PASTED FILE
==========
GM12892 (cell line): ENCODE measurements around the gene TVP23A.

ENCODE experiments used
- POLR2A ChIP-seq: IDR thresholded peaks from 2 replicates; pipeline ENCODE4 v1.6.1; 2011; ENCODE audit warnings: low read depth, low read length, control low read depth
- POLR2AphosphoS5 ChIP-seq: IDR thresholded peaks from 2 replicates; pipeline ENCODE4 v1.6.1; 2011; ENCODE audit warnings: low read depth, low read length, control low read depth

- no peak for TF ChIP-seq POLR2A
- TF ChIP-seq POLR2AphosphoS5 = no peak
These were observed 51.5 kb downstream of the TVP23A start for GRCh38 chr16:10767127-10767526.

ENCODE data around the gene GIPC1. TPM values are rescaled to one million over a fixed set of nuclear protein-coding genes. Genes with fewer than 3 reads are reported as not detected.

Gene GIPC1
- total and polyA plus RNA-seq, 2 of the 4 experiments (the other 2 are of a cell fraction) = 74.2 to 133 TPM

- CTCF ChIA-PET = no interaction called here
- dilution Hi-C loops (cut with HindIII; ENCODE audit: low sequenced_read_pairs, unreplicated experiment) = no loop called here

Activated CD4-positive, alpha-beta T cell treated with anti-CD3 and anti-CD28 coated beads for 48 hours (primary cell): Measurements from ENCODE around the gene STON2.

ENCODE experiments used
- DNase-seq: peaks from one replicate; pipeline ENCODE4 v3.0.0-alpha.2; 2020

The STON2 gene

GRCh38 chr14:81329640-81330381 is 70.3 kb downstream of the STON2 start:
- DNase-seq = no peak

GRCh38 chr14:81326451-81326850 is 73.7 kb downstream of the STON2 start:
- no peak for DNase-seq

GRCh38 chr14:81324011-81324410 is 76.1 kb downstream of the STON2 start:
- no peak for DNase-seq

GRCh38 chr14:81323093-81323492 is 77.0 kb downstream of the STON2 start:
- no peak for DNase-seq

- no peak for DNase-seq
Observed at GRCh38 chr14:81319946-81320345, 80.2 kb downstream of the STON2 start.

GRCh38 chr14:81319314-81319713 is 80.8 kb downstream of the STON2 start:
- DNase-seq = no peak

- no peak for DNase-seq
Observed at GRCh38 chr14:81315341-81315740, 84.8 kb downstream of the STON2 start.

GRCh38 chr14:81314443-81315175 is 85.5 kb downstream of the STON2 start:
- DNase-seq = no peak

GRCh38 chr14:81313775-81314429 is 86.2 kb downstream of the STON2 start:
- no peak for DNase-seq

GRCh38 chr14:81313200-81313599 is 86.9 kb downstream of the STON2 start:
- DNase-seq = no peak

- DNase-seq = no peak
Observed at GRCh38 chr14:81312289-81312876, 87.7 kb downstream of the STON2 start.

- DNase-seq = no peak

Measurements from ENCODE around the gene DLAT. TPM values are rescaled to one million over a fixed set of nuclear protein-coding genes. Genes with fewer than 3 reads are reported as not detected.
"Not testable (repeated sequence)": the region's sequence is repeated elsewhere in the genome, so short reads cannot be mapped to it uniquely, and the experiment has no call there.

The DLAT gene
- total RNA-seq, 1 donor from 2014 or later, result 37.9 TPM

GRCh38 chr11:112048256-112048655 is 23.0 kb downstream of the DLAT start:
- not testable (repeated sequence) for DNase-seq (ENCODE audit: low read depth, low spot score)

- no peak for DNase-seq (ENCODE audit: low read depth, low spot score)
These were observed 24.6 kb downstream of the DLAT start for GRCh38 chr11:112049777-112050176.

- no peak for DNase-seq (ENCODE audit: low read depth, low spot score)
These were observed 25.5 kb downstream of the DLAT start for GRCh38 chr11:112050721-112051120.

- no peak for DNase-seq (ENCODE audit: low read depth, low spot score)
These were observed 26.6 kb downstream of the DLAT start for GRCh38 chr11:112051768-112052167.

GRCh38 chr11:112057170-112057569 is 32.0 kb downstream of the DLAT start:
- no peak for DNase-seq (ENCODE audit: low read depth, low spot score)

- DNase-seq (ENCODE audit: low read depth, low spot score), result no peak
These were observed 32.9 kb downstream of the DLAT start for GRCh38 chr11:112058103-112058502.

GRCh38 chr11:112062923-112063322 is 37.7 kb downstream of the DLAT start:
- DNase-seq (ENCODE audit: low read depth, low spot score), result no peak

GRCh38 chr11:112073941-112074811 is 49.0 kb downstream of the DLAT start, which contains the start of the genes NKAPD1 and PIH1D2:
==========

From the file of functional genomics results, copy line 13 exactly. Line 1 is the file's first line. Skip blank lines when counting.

Activated CD4-positive, alpha-beta T cell treated with anti-CD3 and anti-CD28 coated beads for 48 hours (primary cell): Measurements from ENCODE around the gene STON2.